It has been a month since the movie “Indiana Jones and the Kingdom of the Crystal Skull” opened to enormous fanfare. I’m going to assume that you’ve seen it, or else you don’t care. Either way, spoilers ahead.
To be honest, I don’t remember a lot about the previous Indiana Jones movies. I remember how tantalizing Harrison Ford was in the first one, playing an intelligent, cultured university professor in some scenes, and a macho adventurer in others. He was the unattainable man, and he was worth attaining because he had a secret identity just like Zorro or a comic book superhero. On the one hand he demonstrated all the refined qualities that a woman could want in a man, and on the other, he could handle himself in a bar fight. A woman likes to know that a man is capable of defending her in a bar fight. Of course, his love interest in that movie, Marion Ravenwood, was quite capable of doing the bar fighting, which was kinda cool. But when he hitched a ride on a submarine, and did that stunt on the speeding truck, I knew the movie was not meant to be convincing or a romance. It was meant to be fun.
The two sequels were too violent (“Temple of Doom”) and too lightweight (“Last Crusade”). There was nothing in them that I could even pretend was real romance, even by (metaphorically) squinting. In fact, Jones’ cavalier attitude toward women always grated on me. But then, this whole series was a boys’ adventure fantasy, and in them the hero never is interested in the girl, not really. That would be mushy, and boys don’t like mush.
Then why am I even talking about the fourth Indiana Jones movie? The series has never featured a satisfactory romance between a man and a woman. The movies never were aimed at women; they were aimed at men. But so was the first “Star Wars,” and it had one of the strongest and truest female lead characters I ever saw in an adventure movie, Princess Leia. Loved that woman. Loved her sarcasm. Loved Han Solo’s sarcasm right back. Even if at times, Dennis the Menace and his friend/antagonist Margaret came to mind, quintessential child opponents divided by the differing interests of gender. The Indiana Jones series was equally true to the same divide, only it did not sustain a strong female lead character through the series.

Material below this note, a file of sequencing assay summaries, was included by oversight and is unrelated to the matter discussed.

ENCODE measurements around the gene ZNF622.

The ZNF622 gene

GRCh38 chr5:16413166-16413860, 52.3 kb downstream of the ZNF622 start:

What were my expectations of this fourth Indiana Jones movie? Lots of action. Hopefully nothing too embarrassing. Harrison Ford had a smoking hot body well into his fifties from all the tennis he played, but those geezer pants he was wearing in the trailer didn’t augur well. Maybe they were hiding a gut he has grown since his second divorce. Dunno, and this movie was so lacking in physical intimacy that I never had to care. Yeah, he’s seen without a shirt here and there. But his pants were big enough for two men.
It’s not that the plot didn’t have any possibilities. I thought we were getting them when the FBI guys looking for Commies showed up and got Jones fired. And then started following Jones. But then they simply vanished from the movie, and so did any semblance of an adult, layered struggle. I should have known it when he survived the atomic bomb test in a refrigerator. In this series, the over-the-top action has always clearly signaled that there would not be serious tension, or genuine intimacy, or any depth to characterization.
This latest sequel was true to the series, and more. Every scene was a reference to something in a previous Lucas movie. I’ve got news for George Lucas. We don’t all memorize his movies. Even so, once I suspended disbelief (which incidentally is the only way to enjoy Marx Brothers movies, too), it was sheer fun. I thought it was silly and sort of heart-warming. Jones never was a mighty thinker when it came to his personal relationships. But in this movie he does recognize that it’s time to marry Marion Ravenwood, his girlfriend from the first movie, and settle down and be a father and resume his academic career. The adventuring is over. In a way, it’s not much of a romance. But in a way, it’s perfect. His excuse for decades of not committing to any other woman is that they weren’t her. That line can just make a woman melt. It’s enough of a declaration. And how about a mature man actually marrying a woman of his own generation!? Totally cool. It also solved the problem in this boys’ adventure movie that, like most little boys, Jones didn’t want any mush.